More Bang for a Bob: the Decision to ‘Go Nuclear’ and its Impact on Chatham Dockyard

By Emma Haxhaj, published November 2005

Abstract

Since 1908 Chatham Dockyard had specialised in the building of conventional submarines, but Britain becoming an independent nuclear power in 1957 heralded change. After abandonment of Blue Streak and Skybolt (both RAF operated), the Polaris project, together with nuclear-propulsion, increased the size and technology of submarines. Vickers-Armstrong became the lead building yard for these boats, and factors such as safety, navigational approaches and experience, militated against Chatham. The government’s decision to award the contracts to build the Polaris nuclear submarines to Vickers and Cammell Laird is explained in detail. While the dockyard became a refitting facility for hunter-killer submarines for some 20 years, successive reductions in the size of the Royal Navy and its bases led to Chatham dockyard’s closure in 1984.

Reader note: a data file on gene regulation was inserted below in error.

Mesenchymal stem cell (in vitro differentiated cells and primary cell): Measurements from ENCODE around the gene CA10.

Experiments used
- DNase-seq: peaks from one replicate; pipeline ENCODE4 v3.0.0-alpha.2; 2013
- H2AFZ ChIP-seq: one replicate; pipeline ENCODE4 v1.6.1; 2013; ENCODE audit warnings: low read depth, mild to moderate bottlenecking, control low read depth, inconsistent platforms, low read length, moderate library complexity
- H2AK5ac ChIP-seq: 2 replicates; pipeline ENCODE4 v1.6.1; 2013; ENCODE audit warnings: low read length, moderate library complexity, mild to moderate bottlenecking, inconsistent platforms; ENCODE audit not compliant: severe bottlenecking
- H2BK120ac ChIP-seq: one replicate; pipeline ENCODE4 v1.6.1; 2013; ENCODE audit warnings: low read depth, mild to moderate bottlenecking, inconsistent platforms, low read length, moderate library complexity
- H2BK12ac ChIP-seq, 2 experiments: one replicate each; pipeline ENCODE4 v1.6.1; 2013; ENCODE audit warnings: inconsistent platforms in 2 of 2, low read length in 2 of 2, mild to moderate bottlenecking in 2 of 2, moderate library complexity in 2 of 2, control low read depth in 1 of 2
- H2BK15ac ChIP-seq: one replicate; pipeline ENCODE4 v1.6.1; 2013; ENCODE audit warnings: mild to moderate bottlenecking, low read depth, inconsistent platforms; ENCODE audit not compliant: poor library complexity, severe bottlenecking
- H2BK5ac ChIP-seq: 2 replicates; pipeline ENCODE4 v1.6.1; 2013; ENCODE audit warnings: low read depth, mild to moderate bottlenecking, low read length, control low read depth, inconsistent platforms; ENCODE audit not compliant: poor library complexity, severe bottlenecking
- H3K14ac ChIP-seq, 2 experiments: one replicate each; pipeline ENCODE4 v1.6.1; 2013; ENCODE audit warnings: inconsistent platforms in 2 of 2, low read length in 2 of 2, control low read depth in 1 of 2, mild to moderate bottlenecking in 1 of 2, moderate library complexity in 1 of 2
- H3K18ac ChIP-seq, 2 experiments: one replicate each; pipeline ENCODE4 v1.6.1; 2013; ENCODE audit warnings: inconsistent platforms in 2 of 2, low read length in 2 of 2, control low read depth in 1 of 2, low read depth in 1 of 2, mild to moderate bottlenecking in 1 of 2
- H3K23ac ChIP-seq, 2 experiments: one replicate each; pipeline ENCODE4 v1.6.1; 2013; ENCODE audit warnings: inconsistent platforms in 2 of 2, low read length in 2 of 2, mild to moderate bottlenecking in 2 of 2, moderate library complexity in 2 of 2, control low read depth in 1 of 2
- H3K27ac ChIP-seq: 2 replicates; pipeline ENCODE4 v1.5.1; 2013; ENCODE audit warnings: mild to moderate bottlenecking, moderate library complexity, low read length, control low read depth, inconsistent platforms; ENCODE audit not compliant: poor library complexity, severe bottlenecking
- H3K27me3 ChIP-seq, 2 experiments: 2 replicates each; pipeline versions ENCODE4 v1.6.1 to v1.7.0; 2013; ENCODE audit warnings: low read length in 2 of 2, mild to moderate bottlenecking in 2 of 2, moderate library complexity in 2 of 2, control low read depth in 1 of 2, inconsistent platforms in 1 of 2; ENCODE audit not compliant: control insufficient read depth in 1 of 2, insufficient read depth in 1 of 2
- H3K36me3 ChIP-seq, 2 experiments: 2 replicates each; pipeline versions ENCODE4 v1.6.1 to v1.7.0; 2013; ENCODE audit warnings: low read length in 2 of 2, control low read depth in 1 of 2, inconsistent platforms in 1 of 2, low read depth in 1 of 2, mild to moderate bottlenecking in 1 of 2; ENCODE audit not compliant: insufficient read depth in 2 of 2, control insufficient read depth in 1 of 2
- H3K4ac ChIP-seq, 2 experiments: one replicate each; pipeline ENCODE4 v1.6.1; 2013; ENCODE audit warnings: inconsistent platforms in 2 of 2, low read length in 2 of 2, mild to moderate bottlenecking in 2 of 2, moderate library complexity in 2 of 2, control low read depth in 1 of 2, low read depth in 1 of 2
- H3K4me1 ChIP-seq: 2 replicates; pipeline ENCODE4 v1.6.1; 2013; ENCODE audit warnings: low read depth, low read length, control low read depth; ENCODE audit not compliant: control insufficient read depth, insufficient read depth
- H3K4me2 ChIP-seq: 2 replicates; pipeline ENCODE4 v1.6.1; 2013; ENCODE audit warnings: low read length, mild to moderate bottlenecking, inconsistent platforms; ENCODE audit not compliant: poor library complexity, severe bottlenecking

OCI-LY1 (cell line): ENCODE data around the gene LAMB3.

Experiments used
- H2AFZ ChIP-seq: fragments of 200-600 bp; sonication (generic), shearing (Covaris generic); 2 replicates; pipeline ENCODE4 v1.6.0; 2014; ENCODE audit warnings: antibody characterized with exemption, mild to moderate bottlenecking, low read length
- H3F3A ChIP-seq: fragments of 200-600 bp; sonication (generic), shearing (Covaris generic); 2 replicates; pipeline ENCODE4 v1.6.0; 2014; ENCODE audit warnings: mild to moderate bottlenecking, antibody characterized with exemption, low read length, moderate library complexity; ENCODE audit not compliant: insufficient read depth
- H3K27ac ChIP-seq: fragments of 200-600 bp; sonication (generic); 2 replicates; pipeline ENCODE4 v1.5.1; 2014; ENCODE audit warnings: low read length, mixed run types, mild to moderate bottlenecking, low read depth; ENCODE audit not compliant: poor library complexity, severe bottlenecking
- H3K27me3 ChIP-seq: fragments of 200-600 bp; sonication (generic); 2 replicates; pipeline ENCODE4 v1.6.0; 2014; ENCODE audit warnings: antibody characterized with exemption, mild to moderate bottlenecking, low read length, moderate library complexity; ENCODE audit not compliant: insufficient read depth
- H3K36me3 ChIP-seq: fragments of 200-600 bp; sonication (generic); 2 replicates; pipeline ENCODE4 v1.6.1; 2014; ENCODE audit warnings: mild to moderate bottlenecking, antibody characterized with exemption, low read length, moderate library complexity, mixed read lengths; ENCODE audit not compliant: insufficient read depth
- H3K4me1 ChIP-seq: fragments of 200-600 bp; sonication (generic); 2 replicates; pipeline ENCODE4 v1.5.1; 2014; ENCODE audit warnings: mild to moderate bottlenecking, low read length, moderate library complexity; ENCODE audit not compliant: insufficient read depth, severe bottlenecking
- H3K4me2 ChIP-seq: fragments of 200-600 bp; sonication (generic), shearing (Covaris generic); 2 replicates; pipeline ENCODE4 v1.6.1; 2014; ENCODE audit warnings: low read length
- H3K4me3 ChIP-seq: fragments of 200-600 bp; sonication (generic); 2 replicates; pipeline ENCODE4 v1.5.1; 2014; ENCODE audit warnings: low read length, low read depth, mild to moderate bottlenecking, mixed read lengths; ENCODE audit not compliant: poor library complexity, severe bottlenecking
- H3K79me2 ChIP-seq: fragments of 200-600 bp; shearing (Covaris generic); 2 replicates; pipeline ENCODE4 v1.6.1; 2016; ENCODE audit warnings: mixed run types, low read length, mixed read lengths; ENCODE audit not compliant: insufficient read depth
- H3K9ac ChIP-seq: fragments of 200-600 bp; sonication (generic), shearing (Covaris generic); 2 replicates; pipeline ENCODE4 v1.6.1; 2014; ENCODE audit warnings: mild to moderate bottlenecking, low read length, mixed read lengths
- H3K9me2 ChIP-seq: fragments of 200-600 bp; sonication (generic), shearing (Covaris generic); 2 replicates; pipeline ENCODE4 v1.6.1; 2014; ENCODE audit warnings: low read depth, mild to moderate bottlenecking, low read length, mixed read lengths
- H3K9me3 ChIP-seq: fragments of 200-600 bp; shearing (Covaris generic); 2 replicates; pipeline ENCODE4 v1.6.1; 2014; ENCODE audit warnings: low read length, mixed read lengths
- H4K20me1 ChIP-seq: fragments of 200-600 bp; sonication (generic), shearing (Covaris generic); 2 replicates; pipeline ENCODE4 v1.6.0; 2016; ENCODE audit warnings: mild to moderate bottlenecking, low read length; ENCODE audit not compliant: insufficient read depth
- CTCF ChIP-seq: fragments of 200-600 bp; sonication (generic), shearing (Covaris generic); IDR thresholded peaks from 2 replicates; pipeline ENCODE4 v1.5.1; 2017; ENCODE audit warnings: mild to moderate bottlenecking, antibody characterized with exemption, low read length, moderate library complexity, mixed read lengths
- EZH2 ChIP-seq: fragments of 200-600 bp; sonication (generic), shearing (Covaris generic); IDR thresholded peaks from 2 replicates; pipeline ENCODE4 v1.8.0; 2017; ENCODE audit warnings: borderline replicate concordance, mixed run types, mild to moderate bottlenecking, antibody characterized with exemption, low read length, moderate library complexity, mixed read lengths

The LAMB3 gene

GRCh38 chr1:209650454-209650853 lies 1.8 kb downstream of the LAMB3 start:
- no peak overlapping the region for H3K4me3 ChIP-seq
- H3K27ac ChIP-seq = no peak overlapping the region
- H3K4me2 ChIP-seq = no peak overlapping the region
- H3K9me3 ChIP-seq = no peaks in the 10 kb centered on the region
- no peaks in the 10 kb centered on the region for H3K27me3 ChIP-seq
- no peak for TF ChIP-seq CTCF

Join Today To Read The Full Article

Filed under: Other (Twentieth C) | Other (location)
Subjects include: Harbours & Dockyards | Submarines

Join Today To Read The Full Article

Join Now

If you are already a member please login here.